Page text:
Preparing For Success: Your SNG Bankroll

Learn how to manage a SNG bankroll and you're halfway to becoming a successful player

Sit & Go (SNG) tournaments are a great introduction to tournament poker. They give you final table experience from the first hands dealt. You need to manage your SNG bankroll carefully if you want to be successful and we all want success.

Determining the size of your SNG bankroll comes down to a couple of major factors. Your Return on Investment (ROI) has a major bearing on how large your bankroll should be. This shows how much money you win, on average, per SNG played.

Your tolerance to going broke is something else to consider. Start with a larger SNG bankroll if you are more conservative or don’t want to drop down stakes. A smaller bankroll is adequate if you don’t mind moving down stakes or can easily replenish your bankroll.

Remember the golden rule of bankroll management before putting a figure on your bankroll’s size. Your bankroll is made up of money you can afford to lose. You should be able to lose your entire bankroll and it not have an effect on your everyday life.

How Many Buy-ins Should My SNG Bankroll Be?

Your SNG bankroll is measured in buy-ins. An SNG buy-in is the total cost of entering the tournament, including the fee the online poker site takes. Playing in a $10+$1 SNG cots you $11 in total so one buy-in for this level is $11.

A bankroll of 100 buy-ins is recommended for more conservative players or those not wanting to move down stakes. Professional poker players don’t like dropping down stakes because there earning potential is less. This isn’t always the case, but we’ll cover that shortly.

This means to play $11 SNG a bankroll roll of $1,100 is required. You can move up to the next stakes when you have 100 buy-ins for that level. I suggest moving down stakes if your bankroll drops to 50 buy-ins for the current stakes.

Keen recreational players can make do with a 50 buy-in SNG bankroll. Be prepared to move down stakes if you hit a bad patch. You’ll often find you yo-yo between stakes when using a smaller SNG bankroll.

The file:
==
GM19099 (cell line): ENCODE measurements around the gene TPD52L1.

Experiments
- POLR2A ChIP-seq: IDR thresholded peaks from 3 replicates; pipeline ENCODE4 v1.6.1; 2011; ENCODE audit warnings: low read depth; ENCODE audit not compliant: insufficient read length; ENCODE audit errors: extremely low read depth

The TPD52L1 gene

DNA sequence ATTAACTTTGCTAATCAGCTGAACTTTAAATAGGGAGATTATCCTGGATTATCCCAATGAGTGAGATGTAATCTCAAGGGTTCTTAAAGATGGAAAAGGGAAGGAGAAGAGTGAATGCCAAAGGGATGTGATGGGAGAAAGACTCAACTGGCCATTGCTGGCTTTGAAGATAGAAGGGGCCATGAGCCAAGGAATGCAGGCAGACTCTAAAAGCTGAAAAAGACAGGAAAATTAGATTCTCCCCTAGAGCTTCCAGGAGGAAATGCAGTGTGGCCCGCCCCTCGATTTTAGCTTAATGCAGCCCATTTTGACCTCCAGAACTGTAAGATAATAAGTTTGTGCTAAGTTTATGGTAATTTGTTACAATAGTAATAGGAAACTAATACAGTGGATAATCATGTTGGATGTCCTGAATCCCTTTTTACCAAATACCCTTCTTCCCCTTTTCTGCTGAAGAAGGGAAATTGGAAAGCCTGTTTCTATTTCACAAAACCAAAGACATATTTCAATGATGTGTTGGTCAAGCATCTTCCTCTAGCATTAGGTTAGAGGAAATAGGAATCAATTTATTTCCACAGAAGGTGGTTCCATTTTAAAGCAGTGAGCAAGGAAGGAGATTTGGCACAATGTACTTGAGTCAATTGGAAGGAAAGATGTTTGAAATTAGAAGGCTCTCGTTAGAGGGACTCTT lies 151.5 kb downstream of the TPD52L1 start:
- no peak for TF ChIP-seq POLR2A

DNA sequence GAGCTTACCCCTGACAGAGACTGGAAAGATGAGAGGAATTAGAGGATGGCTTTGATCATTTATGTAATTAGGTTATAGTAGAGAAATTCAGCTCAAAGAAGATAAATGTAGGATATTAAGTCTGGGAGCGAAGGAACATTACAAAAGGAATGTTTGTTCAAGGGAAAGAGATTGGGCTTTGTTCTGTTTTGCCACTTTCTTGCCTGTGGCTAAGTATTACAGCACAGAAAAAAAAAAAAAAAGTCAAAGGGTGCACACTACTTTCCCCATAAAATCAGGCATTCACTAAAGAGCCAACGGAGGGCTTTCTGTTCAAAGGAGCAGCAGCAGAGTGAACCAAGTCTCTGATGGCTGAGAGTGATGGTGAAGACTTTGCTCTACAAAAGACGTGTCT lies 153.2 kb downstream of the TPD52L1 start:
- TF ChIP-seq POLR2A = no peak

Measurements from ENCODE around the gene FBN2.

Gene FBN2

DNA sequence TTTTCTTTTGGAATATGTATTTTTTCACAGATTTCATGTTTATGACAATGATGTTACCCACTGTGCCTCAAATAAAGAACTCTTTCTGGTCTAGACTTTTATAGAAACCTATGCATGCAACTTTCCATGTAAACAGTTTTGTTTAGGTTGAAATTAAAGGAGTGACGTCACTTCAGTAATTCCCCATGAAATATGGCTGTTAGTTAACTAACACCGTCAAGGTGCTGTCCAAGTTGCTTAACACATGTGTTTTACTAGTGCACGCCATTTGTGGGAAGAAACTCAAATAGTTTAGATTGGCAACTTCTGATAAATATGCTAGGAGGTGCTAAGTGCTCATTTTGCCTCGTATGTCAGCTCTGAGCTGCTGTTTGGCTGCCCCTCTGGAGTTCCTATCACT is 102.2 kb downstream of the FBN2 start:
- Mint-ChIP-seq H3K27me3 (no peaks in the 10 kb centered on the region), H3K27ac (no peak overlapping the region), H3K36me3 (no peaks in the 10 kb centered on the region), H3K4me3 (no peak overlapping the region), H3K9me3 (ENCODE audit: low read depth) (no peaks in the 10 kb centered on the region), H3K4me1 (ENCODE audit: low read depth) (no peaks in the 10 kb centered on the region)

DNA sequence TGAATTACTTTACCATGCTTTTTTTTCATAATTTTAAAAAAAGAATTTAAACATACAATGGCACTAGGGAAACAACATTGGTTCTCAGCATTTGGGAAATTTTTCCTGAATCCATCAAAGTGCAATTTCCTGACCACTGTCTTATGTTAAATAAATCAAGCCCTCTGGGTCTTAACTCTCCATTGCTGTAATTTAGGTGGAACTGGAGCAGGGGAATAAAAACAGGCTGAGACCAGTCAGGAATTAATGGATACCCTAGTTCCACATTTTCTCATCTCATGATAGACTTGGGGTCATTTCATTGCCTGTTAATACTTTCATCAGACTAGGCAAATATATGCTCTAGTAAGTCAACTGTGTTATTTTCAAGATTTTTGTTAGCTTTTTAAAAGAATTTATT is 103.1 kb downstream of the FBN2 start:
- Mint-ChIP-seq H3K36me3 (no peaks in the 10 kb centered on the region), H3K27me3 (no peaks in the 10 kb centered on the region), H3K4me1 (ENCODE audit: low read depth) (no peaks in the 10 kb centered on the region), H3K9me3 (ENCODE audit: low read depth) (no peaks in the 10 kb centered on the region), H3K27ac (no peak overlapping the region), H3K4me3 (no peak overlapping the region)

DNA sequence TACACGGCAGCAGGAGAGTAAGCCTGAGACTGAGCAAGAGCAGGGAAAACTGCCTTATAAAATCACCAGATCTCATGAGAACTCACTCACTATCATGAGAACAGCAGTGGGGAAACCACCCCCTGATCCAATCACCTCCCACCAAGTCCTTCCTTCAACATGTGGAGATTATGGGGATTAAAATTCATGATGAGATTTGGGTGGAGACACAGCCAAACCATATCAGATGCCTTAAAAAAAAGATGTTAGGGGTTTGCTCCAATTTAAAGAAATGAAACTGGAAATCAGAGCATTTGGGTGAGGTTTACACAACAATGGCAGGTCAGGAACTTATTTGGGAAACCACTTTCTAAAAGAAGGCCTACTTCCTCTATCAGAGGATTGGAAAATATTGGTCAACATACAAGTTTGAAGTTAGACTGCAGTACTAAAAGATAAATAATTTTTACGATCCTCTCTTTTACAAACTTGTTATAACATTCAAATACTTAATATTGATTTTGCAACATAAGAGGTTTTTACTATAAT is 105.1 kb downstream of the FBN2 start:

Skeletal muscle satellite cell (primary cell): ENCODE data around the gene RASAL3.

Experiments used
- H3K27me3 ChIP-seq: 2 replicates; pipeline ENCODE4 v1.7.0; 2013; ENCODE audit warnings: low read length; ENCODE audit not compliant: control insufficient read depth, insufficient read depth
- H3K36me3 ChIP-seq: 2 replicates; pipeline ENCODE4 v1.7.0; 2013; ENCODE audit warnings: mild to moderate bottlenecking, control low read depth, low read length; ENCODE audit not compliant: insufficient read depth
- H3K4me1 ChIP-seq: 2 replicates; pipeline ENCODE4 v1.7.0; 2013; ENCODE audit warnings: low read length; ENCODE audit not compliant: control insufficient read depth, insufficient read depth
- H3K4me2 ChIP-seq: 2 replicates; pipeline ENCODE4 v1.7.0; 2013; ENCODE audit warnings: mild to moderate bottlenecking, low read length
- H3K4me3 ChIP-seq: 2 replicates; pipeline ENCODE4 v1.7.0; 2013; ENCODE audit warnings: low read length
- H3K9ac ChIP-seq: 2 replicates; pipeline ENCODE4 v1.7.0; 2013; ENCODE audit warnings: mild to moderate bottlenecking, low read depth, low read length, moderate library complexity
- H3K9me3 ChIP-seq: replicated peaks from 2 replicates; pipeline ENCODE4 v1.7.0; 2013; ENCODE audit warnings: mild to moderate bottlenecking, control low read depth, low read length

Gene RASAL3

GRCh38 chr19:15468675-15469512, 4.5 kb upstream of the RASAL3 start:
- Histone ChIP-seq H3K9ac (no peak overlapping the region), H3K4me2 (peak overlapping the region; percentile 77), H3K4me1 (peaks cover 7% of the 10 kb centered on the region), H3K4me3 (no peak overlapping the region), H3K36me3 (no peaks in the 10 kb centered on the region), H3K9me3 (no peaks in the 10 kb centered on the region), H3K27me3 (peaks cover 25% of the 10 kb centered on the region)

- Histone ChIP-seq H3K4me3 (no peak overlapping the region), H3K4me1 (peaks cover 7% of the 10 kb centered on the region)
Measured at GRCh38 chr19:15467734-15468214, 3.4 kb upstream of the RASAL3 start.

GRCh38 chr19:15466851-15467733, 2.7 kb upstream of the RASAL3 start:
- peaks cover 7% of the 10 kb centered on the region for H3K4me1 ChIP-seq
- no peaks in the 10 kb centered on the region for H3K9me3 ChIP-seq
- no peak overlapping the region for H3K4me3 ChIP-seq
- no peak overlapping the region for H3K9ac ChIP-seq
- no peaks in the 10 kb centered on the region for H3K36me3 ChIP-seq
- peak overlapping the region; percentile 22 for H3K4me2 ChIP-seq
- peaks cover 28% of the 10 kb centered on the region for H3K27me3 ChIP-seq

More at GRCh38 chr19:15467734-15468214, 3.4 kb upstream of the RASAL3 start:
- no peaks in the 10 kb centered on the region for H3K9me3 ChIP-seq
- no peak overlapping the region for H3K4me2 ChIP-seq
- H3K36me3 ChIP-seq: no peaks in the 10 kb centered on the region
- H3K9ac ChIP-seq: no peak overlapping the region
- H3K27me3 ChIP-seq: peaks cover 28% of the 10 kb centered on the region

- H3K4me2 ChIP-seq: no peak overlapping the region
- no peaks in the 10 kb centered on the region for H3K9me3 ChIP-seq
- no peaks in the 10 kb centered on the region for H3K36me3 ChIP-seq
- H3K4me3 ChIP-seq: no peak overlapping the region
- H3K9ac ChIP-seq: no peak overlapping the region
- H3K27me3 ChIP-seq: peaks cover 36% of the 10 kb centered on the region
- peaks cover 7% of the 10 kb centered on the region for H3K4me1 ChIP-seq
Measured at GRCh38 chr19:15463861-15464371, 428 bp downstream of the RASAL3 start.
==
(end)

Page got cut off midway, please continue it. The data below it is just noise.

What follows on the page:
Those of you reading this who play purely for fun can disregard SNG bankroll management. Only play with money you can afford to lose, however.

Your ROI has an effect on how large or small your bankroll is. Players with higher ROIs win more than those with lower ROIs so they can afford to use a smaller bankroll. Players with a larger ROI experience less severe variance than those with a lower ROI.

When To Move Up Or Down Stakes

Following a proper SNG bankroll strategy helps you move up and down stakes at the correct time. It also keeps you in games where you are profitable.

Let’s pretend you’re a $10 SNG player using a 100 buy-in SNG bankroll. You have a $1,000 bankroll available. Only move up stakes when you have $2,000, which is 100 buy-ins for the $20 level. Move down if you lose 50 buy-ins and don’t return to the $10 level until you have $1,000 in front of you.

There are exceptions to this rule. For example, you may be sat with 70-75 buy-ins for the next level above and are running hot. Feel free to take a shot in a couple of higher stakes games if the conditions are right.

Don’t Move Up Just Because You Can

You shouldn’t always move up stakes permanently even if you have the SNG bankroll for it. Always play in games that make you the most money. Players enjoying a 20% ROI in $10 SNG earn $2 per game. This is practically impossible these days, but we’re simplifying this example.

Your ROI in $20 games needs to be at least 10% to earn the same per tournament as when you played $10 games. Higher stakes usually earn you more rewards for poker sites but these rewards can and do change.

PokerStars, for example, had an amazing loyalty program where you could earn more than 50% rakeback. SNG players played hundreds of thousands of tournaments each year and earned fortunes through rewards. Many lost money through playing (a negative ROI) but made a living through rakeback.

The site pulled these rewards a couple of years ago, leaving those players unable to turn a profit. They were forced to drop down several levels to become profitable again.

It is better to enjoy a 20% ROI at the $10 level than a 7% ROI at $20 stakes. Playing higher stakes comes with more kudos, but I’d rather have more profit to brag about.

Matthew Pitt

If it’s something you can play online for real money, chances are Matthew knows a bit about it. He’s been writing about slots, craps and poker for the better part of the last decade. He’s written for PokerNews, PartyPoker and many other respected online gambling websites during the last nine years.


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